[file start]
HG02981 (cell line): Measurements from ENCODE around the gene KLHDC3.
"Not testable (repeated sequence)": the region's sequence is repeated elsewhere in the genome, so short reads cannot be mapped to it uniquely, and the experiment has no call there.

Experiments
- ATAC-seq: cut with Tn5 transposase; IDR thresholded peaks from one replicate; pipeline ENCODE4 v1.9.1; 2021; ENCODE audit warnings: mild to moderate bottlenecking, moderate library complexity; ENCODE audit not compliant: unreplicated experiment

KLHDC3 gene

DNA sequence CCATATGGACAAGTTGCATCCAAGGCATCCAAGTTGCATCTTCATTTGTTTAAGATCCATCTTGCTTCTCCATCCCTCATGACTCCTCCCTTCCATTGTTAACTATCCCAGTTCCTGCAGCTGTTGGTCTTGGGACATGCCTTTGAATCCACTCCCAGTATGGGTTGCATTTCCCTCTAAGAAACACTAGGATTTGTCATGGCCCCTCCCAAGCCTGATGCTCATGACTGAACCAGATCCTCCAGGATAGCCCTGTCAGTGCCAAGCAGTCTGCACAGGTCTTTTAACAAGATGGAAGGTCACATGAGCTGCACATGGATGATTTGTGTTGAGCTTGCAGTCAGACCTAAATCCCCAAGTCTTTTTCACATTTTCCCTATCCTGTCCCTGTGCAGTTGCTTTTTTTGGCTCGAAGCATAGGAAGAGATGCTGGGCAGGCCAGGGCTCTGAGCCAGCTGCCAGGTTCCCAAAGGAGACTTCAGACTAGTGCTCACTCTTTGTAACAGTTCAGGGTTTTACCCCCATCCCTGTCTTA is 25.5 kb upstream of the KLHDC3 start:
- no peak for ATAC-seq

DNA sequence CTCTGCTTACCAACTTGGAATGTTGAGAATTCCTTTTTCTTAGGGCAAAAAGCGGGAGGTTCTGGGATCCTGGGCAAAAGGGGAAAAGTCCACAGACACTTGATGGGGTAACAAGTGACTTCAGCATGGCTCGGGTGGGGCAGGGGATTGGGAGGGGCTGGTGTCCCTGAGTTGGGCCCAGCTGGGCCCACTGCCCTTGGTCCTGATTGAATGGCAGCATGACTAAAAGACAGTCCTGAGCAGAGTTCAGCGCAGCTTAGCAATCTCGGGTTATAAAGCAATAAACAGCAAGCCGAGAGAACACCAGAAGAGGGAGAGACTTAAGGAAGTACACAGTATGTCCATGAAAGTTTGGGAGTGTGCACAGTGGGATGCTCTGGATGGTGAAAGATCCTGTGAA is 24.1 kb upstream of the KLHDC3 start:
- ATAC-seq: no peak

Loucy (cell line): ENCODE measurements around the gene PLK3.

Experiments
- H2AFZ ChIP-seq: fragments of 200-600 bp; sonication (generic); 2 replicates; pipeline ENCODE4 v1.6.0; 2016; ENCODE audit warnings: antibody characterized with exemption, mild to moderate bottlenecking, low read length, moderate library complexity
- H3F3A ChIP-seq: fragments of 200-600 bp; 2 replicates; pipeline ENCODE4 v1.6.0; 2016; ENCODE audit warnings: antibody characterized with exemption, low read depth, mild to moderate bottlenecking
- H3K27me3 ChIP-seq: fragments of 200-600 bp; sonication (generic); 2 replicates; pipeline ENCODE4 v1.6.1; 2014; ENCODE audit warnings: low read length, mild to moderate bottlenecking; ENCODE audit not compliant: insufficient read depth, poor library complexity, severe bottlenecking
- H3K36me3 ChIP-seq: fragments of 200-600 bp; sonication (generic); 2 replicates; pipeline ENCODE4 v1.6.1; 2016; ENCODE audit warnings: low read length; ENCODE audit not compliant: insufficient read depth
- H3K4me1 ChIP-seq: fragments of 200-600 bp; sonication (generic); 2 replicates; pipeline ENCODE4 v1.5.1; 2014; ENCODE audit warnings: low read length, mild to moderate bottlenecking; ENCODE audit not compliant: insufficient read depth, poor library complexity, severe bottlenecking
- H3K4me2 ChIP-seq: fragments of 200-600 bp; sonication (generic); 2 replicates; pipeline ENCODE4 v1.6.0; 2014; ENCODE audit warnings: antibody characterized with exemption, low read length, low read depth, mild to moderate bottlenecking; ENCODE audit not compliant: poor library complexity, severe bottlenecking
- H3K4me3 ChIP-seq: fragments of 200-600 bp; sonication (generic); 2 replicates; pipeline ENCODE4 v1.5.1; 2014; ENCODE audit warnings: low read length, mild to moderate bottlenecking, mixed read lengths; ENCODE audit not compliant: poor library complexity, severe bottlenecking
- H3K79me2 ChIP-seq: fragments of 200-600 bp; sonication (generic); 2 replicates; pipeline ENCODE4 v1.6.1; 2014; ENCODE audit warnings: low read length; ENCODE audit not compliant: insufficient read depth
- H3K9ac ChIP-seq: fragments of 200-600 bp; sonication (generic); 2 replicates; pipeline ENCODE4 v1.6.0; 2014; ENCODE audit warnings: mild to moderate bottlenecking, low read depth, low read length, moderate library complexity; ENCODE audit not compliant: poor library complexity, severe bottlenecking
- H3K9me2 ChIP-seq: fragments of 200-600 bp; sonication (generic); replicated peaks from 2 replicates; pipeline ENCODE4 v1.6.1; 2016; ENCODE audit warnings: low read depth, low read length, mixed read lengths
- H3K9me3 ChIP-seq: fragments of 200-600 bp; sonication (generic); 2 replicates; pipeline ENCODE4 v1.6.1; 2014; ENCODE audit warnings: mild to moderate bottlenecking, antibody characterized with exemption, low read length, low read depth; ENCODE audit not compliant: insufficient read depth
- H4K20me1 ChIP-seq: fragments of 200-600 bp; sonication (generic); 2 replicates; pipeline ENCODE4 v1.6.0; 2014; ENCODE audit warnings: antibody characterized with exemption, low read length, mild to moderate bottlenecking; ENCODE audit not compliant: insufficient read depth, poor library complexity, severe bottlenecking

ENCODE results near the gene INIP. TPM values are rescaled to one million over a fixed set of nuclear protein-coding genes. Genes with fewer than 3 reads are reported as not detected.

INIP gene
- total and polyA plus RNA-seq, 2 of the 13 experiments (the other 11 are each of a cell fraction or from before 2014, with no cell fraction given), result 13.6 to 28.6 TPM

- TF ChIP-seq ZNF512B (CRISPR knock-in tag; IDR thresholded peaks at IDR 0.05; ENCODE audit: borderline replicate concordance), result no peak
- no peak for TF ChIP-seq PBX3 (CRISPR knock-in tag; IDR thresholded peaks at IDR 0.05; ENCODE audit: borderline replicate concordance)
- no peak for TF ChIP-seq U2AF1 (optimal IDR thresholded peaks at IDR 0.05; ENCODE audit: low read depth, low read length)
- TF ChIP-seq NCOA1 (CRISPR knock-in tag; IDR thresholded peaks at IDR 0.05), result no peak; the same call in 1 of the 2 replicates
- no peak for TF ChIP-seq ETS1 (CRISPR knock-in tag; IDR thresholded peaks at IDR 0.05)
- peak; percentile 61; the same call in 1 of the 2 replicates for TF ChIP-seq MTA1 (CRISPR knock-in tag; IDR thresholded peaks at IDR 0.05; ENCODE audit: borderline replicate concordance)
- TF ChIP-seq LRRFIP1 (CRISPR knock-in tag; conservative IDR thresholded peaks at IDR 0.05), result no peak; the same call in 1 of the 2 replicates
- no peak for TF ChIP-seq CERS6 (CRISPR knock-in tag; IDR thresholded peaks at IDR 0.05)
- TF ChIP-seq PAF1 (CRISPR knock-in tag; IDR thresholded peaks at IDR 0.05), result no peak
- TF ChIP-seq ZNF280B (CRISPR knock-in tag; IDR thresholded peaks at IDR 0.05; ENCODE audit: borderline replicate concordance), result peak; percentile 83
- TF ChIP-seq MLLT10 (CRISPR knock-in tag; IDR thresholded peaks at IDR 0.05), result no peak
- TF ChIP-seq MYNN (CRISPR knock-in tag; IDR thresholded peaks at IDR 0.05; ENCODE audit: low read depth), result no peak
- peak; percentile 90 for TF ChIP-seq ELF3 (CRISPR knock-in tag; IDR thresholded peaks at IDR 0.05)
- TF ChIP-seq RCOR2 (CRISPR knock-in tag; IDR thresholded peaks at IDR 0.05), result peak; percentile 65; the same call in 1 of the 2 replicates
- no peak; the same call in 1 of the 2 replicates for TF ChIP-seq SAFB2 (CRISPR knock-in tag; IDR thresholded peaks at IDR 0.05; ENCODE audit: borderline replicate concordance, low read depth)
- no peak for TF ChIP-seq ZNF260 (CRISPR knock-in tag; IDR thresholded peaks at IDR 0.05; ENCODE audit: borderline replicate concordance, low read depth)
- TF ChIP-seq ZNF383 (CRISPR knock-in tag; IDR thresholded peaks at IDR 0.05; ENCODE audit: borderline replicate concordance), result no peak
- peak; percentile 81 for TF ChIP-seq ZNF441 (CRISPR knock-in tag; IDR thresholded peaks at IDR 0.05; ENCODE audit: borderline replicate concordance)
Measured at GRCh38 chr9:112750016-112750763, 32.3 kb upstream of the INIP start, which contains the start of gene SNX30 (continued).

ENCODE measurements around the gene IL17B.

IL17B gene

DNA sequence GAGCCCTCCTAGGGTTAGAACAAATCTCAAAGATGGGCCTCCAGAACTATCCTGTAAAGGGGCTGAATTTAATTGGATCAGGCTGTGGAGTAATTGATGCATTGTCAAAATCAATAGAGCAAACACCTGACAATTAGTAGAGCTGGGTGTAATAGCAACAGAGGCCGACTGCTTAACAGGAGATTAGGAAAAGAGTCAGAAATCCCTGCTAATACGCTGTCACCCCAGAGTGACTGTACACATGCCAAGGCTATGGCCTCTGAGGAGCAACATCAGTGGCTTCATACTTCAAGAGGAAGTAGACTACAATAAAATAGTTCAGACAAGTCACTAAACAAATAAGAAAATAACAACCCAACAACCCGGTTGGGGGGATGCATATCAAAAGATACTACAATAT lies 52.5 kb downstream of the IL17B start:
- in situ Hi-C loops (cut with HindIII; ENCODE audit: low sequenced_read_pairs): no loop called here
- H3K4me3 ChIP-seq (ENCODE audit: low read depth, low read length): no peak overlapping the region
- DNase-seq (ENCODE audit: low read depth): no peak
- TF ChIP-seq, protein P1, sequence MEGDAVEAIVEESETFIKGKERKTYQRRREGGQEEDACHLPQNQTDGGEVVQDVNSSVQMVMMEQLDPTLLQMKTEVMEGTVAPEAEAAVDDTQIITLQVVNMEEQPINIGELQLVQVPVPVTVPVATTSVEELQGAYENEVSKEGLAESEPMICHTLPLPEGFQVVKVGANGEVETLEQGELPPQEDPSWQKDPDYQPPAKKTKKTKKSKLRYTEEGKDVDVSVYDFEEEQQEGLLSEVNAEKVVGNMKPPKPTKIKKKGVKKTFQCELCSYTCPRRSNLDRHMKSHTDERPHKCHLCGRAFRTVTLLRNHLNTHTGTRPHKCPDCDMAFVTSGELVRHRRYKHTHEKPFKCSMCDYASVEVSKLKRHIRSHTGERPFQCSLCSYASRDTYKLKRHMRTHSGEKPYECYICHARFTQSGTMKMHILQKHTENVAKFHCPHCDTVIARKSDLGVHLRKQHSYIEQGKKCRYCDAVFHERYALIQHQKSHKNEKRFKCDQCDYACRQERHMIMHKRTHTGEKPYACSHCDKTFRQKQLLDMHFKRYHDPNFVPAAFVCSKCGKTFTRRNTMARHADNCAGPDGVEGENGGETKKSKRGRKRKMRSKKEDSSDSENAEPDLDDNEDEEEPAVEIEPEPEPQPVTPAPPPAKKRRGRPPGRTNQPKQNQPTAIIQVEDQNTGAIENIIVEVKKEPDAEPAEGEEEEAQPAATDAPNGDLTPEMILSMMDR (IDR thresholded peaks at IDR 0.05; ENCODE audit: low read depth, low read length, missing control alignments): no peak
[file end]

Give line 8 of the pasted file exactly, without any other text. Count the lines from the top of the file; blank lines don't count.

DNA sequence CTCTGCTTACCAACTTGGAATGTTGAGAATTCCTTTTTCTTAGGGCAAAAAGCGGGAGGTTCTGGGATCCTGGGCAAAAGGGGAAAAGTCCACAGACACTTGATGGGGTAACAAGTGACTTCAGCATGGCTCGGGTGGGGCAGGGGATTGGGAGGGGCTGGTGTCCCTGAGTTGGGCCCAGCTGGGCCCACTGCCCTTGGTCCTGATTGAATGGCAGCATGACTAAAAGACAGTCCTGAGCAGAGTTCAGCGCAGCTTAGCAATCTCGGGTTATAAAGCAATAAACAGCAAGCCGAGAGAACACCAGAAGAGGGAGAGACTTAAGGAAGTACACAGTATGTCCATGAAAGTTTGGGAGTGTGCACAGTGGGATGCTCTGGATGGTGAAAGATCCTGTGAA is 24.1 kb upstream of the KLHDC3 start: